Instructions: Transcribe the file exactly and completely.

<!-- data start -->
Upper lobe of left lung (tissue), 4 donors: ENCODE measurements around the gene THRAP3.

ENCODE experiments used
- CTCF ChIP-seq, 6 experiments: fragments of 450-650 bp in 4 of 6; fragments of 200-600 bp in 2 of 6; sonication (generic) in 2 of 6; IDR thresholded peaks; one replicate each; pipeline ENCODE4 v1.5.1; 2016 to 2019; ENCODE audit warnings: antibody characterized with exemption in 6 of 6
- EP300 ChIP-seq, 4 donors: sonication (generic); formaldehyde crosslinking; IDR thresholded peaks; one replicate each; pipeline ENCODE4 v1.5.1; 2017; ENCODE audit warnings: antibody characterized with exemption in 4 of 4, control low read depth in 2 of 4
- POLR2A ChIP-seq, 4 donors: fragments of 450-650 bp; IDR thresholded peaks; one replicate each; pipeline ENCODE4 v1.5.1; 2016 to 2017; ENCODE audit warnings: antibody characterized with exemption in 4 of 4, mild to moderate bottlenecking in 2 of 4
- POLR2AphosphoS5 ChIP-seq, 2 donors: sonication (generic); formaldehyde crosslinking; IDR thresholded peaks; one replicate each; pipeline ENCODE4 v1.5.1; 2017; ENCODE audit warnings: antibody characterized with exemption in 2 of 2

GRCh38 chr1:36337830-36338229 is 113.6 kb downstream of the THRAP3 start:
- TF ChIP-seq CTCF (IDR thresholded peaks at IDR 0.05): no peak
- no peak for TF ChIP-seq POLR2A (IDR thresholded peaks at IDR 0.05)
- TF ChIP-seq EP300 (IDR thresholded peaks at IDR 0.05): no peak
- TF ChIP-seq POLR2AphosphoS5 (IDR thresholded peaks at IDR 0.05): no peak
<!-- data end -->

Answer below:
Upper lobe of left lung (tissue), 4 donors: ENCODE measurements around the gene THRAP3.

ENCODE experiments used
- CTCF ChIP-seq, 6 experiments: fragments of 450-650 bp in 4 of 6; fragments of 200-600 bp in 2 of 6; sonication (generic) in 2 of 6; IDR thresholded peaks; one replicate each; pipeline ENCODE4 v1.5.1; 2016 to 2019; ENCODE audit warnings: antibody characterized with exemption in 6 of 6
- EP300 ChIP-seq, 4 donors: sonication (generic); formaldehyde crosslinking; IDR thresholded peaks; one replicate each; pipeline ENCODE4 v1.5.1; 2017; ENCODE audit warnings: antibody characterized with exemption in 4 of 4, control low read depth in 2 of 4
- POLR2A ChIP-seq, 4 donors: fragments of 450-650 bp; IDR thresholded peaks; one replicate each; pipeline ENCODE4 v1.5.1; 2016 to 2017; ENCODE audit warnings: antibody characterized with exemption in 4 of 4, mild to moderate bottlenecking in 2 of 4
- POLR2AphosphoS5 ChIP-seq, 2 donors: sonication (generic); formaldehyde crosslinking; IDR thresholded peaks; one replicate each; pipeline ENCODE4 v1.5.1; 2017; ENCODE audit warnings: antibody characterized with exemption in 2 of 2

GRCh38 chr1:36337830-36338229 is 113.6 kb downstream of the THRAP3 start:
- TF ChIP-seq CTCF (IDR thresholded peaks at IDR 0.05): no peak
- no peak for TF ChIP-seq POLR2A (IDR thresholded peaks at IDR 0.05)
- TF ChIP-seq EP300 (IDR thresholded peaks at IDR 0.05): no peak
- TF ChIP-seq POLR2AphosphoS5 (IDR thresholded peaks at IDR 0.05): no peak